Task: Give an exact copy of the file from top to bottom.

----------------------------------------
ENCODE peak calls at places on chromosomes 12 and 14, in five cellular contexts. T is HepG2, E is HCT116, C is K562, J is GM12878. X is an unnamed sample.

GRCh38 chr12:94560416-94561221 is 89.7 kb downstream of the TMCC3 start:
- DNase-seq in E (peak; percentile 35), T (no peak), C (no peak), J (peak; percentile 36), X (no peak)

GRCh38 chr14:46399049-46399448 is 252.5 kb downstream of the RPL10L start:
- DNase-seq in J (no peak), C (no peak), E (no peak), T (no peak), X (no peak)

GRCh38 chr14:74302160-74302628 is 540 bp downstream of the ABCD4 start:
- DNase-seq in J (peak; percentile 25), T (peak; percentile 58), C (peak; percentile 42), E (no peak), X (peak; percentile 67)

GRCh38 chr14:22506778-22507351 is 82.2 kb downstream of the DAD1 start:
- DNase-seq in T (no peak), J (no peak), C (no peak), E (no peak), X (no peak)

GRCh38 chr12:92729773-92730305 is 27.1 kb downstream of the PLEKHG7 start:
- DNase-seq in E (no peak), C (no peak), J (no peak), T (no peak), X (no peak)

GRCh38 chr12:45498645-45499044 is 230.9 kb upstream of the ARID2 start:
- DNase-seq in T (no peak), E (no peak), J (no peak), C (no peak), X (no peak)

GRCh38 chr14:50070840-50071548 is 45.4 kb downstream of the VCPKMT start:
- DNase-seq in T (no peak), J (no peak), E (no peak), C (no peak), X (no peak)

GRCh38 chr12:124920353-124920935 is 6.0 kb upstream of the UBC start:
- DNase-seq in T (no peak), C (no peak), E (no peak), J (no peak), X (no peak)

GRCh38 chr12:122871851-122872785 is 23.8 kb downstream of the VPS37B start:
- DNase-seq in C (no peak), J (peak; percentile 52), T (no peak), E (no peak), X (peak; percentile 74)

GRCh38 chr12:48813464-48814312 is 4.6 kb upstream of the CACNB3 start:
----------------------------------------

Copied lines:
ENCODE peak calls at places on chromosomes 12 and 14, in five cellular contexts. T is HepG2, E is HCT116, C is K562, J is GM12878. X is an unnamed sample.

GRCh38 chr12:94560416-94561221 is 89.7 kb downstream of the TMCC3 start:
- DNase-seq in E (peak; percentile 35), T (no peak), C (no peak), J (peak; percentile 36), X (no peak)

GRCh38 chr14:46399049-46399448 is 252.5 kb downstream of the RPL10L start:
- DNase-seq in J (no peak), C (no peak), E (no peak), T (no peak), X (no peak)

GRCh38 chr14:74302160-74302628 is 540 bp downstream of the ABCD4 start:
- DNase-seq in J (peak; percentile 25), T (peak; percentile 58), C (peak; percentile 42), E (no peak), X (peak; percentile 67)

GRCh38 chr14:22506778-22507351 is 82.2 kb downstream of the DAD1 start:
- DNase-seq in T (no peak), J (no peak), C (no peak), E (no peak), X (no peak)

GRCh38 chr12:92729773-92730305 is 27.1 kb downstream of the PLEKHG7 start:
- DNase-seq in E (no peak), C (no peak), J (no peak), T (no peak), X (no peak)

GRCh38 chr12:45498645-45499044 is 230.9 kb upstream of the ARID2 start:
- DNase-seq in T (no peak), E (no peak), J (no peak), C (no peak), X (no peak)

GRCh38 chr14:50070840-50071548 is 45.4 kb downstream of the VCPKMT start:
- DNase-seq in T (no peak), J (no peak), E (no peak), C (no peak), X (no peak)

GRCh38 chr12:124920353-124920935 is 6.0 kb upstream of the UBC start:
- DNase-seq in T (no peak), C (no peak), E (no peak), J (no peak), X (no peak)

GRCh38 chr12:122871851-122872785 is 23.8 kb downstream of the VPS37B start:
- DNase-seq in C (no peak), J (peak; percentile 52), T (no peak), E (no peak), X (peak; percentile 74)

GRCh38 chr12:48813464-48814312 is 4.6 kb upstream of the CACNB3 start: